During Happy Hour on Friday at Banjo Jim’s (~9th St. and Avenue C), I enjoyed a short set of music performed by Spiff Wiegand, Tripp Henderson and Michelle Yu, also known as the Whistling Wolves. The multi-instrumentalists played some good ol’, foot-tapping country, and I quite liked it (although, given my musical tastes, I’m not sure that I would have enjoyed it for an extensive period of time).
Spiff usually performs as a one-man band, since he’s virtuosic on several instruments, including banjo, guitar, voice, bass, accordion, etc. On Friday, he mostly sang and played guitar and banjo. Spiff possesses a pleasant tenor, and his voice seems to fit country music very well, especially as he weaves jokes and stories into his original songs. He also seems to relish playing live, as is evidenced by his enthusiastic banter before and after every piece. One of the other Whistling Wolves, Tripp, was very talented as well, in my opinion. He was one of the most gifted harmonica players that I’ve ever seen perform (his harmonica solos were mature and complex, in stark contrast to the generic solos that you usually hear shoved into the bridges of pop songs). He also occasionally sang in harmony with Spiff; his bass seemed perfect for the blues-y sound that they were trying to capture on some songs. Tripp and Spiff did a lively number together, on which they played ukulele and banjo, respectively. That was pretty great. Finally, Michelle did a great job of providing support on a portion of the set, skillfully (although not too impressively) plucking on a guitar and fiddling.
Although I don’t really like the genre distinctions that have become part of popular parlance (i.e., “country”, “rock”, “pop” – ugh), this particular genre of music is not one that I would typically listen to. However, I’m happy that I saw such an energetic performance!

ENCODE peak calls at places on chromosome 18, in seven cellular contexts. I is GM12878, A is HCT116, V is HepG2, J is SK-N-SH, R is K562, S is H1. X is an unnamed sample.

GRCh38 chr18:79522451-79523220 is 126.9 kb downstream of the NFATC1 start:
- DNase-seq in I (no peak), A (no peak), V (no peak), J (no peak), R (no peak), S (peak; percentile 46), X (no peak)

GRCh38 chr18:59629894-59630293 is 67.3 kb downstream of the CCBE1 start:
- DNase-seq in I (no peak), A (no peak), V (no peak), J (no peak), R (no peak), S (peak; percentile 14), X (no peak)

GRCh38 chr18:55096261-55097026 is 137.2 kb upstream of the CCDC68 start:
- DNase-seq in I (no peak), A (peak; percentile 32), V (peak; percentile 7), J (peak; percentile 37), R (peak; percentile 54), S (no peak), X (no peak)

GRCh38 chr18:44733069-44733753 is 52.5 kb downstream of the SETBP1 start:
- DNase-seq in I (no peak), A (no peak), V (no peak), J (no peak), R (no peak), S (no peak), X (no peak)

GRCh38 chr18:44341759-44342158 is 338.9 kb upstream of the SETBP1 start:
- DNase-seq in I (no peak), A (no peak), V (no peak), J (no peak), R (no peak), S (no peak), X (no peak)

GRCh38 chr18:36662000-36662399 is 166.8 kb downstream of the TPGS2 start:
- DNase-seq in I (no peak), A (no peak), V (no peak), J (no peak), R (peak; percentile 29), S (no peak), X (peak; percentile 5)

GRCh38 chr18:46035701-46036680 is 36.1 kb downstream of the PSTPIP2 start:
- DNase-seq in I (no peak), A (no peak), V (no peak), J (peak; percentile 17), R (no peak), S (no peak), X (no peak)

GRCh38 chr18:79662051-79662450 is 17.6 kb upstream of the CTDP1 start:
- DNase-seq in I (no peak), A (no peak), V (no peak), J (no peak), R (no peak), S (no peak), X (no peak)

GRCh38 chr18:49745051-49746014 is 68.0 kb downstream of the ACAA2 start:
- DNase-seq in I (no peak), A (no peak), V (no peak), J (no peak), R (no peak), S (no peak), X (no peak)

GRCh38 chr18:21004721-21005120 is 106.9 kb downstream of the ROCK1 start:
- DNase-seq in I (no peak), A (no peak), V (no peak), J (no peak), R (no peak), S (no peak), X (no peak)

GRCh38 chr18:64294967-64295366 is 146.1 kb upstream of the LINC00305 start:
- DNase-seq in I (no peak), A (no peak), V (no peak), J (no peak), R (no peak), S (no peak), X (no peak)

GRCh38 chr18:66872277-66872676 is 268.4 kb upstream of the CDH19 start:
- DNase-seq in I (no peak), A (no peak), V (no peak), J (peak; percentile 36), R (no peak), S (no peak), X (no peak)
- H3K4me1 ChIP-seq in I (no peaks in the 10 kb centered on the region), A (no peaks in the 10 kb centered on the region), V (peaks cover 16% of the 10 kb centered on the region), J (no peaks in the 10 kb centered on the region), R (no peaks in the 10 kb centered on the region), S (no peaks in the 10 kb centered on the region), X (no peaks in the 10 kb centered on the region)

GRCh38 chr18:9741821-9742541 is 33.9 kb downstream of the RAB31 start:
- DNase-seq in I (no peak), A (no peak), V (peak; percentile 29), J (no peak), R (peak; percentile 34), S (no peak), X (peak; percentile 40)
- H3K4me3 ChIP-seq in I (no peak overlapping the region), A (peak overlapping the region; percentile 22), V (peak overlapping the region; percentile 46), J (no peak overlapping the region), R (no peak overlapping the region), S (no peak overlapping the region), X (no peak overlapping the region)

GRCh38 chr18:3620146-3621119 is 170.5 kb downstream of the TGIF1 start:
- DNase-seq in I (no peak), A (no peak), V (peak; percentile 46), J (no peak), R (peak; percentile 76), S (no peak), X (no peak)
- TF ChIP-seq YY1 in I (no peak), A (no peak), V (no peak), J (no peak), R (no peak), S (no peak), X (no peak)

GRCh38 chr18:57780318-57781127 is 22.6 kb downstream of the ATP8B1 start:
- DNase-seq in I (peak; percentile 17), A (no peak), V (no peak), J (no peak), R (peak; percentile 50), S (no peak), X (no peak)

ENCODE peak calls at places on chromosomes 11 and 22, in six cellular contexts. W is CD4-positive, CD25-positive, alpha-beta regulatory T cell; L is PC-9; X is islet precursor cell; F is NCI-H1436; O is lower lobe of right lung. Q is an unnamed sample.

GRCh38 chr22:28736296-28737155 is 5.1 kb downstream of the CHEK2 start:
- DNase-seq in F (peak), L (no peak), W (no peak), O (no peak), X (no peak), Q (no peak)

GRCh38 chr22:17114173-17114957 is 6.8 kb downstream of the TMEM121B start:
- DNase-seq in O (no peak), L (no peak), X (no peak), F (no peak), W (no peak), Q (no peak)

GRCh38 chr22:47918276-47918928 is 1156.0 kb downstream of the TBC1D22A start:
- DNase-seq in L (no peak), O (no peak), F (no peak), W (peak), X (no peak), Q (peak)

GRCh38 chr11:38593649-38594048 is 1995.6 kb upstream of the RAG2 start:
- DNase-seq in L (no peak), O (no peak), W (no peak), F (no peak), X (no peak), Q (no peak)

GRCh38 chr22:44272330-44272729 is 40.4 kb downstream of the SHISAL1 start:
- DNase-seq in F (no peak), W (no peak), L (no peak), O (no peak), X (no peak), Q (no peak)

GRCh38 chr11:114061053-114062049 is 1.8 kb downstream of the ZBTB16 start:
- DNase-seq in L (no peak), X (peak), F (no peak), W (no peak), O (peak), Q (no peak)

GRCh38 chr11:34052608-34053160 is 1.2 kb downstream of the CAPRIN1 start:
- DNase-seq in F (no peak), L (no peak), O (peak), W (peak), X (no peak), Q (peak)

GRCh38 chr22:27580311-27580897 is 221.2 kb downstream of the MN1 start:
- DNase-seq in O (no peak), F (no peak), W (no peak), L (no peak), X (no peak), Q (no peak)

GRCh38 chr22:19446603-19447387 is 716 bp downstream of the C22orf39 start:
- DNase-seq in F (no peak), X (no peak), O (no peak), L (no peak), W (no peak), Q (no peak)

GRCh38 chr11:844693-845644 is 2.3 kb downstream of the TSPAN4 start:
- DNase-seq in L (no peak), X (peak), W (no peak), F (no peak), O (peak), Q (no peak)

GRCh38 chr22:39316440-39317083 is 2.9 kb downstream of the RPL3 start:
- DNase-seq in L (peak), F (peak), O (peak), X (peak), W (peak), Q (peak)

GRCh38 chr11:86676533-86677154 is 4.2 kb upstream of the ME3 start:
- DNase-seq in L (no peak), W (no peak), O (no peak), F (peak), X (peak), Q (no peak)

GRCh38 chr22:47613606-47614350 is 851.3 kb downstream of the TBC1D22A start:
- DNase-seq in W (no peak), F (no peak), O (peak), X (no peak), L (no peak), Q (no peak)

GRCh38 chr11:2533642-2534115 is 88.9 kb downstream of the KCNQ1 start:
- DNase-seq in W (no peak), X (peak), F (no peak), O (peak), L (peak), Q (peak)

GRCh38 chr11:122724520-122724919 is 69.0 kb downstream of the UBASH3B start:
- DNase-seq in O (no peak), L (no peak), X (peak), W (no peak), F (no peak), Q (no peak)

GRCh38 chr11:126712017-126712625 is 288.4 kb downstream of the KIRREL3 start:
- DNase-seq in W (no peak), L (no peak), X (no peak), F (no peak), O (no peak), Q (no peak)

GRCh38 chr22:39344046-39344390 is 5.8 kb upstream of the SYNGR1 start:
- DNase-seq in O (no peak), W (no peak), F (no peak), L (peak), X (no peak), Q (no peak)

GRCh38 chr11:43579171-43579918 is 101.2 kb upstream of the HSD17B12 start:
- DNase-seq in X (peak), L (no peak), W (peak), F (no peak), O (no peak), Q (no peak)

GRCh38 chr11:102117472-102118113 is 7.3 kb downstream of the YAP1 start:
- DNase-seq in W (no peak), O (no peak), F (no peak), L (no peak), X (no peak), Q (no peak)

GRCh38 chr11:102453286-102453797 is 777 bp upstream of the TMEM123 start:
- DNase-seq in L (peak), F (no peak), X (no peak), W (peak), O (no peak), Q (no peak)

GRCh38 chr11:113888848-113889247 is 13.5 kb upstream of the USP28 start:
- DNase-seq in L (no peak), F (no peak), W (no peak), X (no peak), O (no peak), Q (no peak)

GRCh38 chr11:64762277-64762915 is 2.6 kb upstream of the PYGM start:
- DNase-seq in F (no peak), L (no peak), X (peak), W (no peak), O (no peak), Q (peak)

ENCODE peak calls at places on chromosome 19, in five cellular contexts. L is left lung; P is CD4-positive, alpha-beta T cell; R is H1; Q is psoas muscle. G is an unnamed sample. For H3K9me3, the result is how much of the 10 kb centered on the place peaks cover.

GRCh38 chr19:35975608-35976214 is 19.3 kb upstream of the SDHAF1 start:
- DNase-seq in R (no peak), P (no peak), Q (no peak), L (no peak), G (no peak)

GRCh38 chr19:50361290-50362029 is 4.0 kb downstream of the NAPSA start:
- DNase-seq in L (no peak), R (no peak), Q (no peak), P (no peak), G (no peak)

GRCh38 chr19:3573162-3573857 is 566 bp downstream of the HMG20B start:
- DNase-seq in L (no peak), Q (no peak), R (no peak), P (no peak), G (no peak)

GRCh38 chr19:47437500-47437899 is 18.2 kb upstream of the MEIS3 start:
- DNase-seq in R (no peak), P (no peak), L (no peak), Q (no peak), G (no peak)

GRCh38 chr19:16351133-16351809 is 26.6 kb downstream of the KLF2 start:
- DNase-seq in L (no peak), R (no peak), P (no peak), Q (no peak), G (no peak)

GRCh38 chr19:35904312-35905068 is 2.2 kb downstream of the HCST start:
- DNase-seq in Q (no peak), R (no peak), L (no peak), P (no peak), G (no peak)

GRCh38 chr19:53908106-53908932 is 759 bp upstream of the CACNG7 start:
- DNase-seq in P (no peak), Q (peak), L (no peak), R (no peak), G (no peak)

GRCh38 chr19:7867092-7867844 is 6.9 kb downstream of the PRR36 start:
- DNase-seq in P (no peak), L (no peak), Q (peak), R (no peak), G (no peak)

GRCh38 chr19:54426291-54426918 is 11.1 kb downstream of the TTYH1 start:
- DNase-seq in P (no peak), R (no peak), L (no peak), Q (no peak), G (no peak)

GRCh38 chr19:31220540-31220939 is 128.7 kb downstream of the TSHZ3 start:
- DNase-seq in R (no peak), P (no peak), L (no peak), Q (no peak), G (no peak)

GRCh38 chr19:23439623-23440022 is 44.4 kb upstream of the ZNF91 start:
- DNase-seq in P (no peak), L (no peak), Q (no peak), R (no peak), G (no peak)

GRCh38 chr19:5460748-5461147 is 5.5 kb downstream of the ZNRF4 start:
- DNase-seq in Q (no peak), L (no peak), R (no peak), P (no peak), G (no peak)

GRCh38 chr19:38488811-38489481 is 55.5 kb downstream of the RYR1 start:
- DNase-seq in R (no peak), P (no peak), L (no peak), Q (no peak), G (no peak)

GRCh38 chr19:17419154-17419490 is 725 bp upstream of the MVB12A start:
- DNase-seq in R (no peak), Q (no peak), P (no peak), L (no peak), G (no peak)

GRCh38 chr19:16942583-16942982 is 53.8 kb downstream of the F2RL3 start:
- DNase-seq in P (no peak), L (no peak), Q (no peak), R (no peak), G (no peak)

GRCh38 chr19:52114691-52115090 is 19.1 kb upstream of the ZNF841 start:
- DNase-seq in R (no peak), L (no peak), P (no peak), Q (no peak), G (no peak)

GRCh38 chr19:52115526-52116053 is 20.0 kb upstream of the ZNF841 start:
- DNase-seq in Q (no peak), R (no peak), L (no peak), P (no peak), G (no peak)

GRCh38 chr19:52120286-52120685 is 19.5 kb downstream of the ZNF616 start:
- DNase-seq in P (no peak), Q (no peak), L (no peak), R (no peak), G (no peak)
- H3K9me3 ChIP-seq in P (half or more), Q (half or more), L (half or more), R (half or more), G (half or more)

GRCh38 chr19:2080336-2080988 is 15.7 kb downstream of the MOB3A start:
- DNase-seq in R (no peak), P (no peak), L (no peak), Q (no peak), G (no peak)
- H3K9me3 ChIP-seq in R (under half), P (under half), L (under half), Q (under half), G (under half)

Most people’s favorite instrument is the voice. I hope that no one tries to dispute that; this conclusion can be reached easily if you just think about how the majority of pop music involves vocals that are very much in the foreground. So, what makes a good vocal performance? I propose a tier system. The lower the tier, the more fundamental the component.
1) Pitch – Hitting the right notes
2) Quality or timbre of the voice
3) Expressiveness of the voice
A voice that is expressive is effective in moving the emotions. In fact, I dare say that the way that a singer distributes emphasis over her syllables, which is often improvisational, is the main factor that separates a voice from any other instrument (Yes, a pianist or violinist can play with rhythmic structures also, but these instruments don’t have meaningful words to play with). I think that many soul singers are phenomenal at this.
A few of my favorite singers are not necessarily super-gifted in the traditional sense, but they can pronounce the hell out of their words. Two examples are Kevin Barnes of of Montreal and David Byrne of Talking Heads.
Here is one of my favorite pieces by of Montreal – The Past is a Grotesque Animal
It is a twelve-minute masterpiece, in which the background track slowly gets more and more expansive, complicated and layered, while Barnes sings/talks over it. Not only are the lyrics brilliant (lyrical content might be the fourth tier of vocal performance…but perhaps more on that another day), but Barnes knows exactly where to place backing vocals, exactly where to make his words staccato, and exactly where to stretch out ideas. The desperation comes through so crystal clear. I’ve listened to this song hundreds of times, but I’m positive that I could not replicate his singing, no matter how many times I tried. The most effective part, for me at least, might be “The mousy girl screams ‘Violence! Violence!’ The mousy girl screams ‘Violence! Violence!’ She gets hysterical!” *(Listen to the way he sings “hysterical”!).
Here is one of my favorite Talking Heads songs – Once In a Lifetime
The chorus is very catchy, but I definitely prefer the verses, precisely because of Byrne’s excellent enunciation. After the second chorus, pay close attention to the “same as it ever was” bridge. Byrne repeats this phrase over and over, but every time, it comes out differently. The words feel almost like they’re melting under his command. And that’s how a great 80s song becomes a classic 80s song.
*This line is (apparently) a reference to a scene in the movie Who’s Afraid of Virginia Woolf?”